Development and application of boundary-line release criteria

Bryan A. Black, Marc D. Abrams

Research output: Contribution to journalArticlepeer-review

68 Scopus citations


Identifying releases from suppression represents one of the most fundamental dendroecological procedures for quantifying forest disturbance histories. In this study we evaluate boundary-line release criteria, which incorporates the effects of growth history on release response. In eastern hemlock (Tsuga canadensis L.) the maximum possible value of a pulse in percent-growth change is dependent on growth decline immediately prior to the pulse. Maximum values of percent-growth-change decline exponentially as prior growth rate increases. This negative exponential rate is quantified as a boundary line, which is used to scale each percent-growth change pulse by the maximum possible value predicted by prior growth rate. The consistency of the relationship between radial growth prior to a release and the magnitude of the release is evaluated in multiple eastern hemlock data sets. Trees from diverse sites show large releases that approach the maximum value predicted by the prior-growth rates. These sites tend to have a history of disturbance, suggesting that disturbance is the most influential variable determining the magnitude of release response. Possible exceptions are sites on the northern and western borders of eastern hemlock's range, which consistently fall short of the boundary line and may be exhibiting unique relationships between prior growth and percent-growth change. Yet overall the relationship between prior growth and percent-growth change appears to be consistent across much of eastern hemlock's range. Furthermore, we demonstrate that similar boundary lines occur in Pinus ponderosa (Laws.), Pinus echinata (Mill.), Quercus alba (L.), and Quercus macrocarpa (Michx.). This suggests that prior growth could form the basis of a more unified set of release criteria better able to standardize release responses within and among species. Standardized release criteria would allow more accurate comparisons of disturbance histories among sites, species, and even across landscapes.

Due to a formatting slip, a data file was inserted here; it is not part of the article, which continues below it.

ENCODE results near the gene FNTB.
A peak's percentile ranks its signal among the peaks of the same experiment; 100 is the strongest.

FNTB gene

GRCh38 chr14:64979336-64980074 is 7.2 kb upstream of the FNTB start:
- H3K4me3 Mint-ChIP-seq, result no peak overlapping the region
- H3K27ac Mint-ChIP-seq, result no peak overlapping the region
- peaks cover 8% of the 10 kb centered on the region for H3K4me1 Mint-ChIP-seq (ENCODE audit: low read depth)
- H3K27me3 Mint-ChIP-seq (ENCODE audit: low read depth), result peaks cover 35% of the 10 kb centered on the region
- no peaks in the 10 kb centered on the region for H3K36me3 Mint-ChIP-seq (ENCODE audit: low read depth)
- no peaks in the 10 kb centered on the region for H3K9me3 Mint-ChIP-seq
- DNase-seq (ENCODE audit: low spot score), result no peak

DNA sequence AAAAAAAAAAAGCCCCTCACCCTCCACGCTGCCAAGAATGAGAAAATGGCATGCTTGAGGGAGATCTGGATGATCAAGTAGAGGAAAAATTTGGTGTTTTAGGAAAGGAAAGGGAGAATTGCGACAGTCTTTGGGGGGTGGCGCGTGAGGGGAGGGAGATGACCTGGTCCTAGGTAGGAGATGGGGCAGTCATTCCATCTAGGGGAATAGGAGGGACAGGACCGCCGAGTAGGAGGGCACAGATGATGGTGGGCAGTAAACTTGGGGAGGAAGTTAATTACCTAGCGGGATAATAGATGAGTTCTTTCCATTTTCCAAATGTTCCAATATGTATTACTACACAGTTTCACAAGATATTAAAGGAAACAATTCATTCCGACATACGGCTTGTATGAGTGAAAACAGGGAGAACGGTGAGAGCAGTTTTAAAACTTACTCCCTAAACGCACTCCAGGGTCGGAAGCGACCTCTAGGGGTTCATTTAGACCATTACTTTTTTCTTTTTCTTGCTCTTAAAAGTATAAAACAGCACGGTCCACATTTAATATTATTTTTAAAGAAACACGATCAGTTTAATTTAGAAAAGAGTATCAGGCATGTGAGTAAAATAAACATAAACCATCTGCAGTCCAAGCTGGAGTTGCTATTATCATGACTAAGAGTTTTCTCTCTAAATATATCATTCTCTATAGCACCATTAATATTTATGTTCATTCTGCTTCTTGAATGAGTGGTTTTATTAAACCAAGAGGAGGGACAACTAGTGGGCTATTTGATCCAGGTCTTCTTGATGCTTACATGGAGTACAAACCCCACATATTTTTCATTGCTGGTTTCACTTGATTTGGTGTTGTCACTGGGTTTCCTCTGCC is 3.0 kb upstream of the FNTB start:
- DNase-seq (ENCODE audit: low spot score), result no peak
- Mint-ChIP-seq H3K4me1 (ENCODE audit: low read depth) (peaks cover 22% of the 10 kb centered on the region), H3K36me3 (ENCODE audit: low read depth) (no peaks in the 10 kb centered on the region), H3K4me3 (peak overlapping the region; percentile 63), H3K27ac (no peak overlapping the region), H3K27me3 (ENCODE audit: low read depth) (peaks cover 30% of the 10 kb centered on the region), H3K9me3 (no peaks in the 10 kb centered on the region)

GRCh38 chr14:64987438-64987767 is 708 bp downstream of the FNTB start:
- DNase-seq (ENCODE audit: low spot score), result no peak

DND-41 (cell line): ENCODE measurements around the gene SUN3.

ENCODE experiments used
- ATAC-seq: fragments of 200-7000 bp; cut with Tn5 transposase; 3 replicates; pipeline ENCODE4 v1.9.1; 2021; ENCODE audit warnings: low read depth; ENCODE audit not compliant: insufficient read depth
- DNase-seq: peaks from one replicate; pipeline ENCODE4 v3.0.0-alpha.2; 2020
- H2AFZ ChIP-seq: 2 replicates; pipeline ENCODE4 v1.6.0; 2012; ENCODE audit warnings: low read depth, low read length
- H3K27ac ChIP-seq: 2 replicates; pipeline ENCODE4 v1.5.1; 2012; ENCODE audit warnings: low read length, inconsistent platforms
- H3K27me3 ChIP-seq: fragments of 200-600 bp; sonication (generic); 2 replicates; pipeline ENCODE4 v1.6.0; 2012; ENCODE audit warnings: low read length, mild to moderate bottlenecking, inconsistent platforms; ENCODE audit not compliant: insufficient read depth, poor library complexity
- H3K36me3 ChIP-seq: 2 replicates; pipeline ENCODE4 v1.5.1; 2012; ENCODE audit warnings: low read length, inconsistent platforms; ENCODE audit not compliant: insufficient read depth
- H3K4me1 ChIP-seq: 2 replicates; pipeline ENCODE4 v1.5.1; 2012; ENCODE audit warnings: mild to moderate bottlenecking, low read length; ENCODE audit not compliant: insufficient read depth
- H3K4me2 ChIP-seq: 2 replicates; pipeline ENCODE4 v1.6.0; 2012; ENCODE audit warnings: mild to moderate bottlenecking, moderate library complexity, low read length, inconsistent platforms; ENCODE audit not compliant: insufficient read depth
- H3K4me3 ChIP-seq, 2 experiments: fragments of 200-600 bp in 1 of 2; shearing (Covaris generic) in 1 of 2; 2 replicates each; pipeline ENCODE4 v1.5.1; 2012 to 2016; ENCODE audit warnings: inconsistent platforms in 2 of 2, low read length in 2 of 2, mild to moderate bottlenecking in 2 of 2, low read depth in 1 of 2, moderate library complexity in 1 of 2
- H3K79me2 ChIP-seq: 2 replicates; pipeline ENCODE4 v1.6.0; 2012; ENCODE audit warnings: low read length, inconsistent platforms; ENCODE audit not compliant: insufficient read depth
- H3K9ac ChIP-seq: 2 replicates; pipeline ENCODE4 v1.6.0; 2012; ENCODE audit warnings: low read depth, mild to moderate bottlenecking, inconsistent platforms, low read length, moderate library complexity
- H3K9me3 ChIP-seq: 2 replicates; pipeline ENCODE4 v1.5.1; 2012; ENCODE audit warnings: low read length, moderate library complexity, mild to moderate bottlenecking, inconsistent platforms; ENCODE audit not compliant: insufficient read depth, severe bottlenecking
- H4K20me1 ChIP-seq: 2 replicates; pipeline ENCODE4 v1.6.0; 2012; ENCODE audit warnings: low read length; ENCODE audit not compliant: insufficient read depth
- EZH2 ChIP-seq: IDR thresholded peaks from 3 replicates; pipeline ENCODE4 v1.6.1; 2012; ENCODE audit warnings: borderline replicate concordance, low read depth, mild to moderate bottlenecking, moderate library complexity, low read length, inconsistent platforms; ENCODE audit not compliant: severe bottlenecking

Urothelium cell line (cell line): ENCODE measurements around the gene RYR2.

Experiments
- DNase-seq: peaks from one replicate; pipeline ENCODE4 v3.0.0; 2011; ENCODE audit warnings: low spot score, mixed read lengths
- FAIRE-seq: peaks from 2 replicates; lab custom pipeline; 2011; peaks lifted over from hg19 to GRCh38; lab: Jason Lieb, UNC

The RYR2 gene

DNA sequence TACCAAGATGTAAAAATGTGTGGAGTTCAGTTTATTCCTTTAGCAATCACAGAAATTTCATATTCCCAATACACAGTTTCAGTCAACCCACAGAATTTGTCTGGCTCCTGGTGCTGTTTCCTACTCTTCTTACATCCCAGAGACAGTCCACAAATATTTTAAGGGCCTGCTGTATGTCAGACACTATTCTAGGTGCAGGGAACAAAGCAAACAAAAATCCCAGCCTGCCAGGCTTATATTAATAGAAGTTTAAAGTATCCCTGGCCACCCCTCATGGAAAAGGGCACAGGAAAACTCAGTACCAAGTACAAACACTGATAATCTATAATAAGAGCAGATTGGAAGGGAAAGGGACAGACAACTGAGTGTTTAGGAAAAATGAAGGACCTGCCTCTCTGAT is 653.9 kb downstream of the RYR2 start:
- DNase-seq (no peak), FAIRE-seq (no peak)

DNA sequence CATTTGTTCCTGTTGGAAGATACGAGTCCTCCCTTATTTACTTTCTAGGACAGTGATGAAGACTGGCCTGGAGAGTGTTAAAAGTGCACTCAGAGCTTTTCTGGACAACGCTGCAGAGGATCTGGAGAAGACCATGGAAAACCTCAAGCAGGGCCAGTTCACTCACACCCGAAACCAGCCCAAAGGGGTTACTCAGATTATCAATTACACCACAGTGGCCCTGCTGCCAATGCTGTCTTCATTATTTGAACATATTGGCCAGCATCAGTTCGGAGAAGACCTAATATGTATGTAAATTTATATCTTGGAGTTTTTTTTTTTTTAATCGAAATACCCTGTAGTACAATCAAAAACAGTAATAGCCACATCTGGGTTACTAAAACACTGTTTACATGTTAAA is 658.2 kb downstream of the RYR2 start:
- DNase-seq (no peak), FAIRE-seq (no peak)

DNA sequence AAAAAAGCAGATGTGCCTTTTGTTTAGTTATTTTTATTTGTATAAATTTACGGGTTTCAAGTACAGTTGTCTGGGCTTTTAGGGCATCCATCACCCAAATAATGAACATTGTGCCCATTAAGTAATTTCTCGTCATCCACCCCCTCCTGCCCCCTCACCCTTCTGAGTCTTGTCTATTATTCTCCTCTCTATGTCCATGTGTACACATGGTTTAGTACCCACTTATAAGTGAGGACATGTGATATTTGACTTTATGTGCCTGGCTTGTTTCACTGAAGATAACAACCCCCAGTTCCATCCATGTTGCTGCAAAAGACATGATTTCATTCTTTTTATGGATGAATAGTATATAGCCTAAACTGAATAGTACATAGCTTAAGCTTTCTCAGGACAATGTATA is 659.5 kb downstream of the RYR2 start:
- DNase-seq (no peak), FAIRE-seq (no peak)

Original languageEnglish (US)
Pages (from-to)31-42
Number of pages12
Issue number1
StatePublished - Dec 7 2004

All Science Journal Classification (ASJC) codes

  • Ecology
  • Plant Science


Dive into the research topics of 'Development and application of boundary-line release criteria'. Together they form a unique fingerprint.

Cite this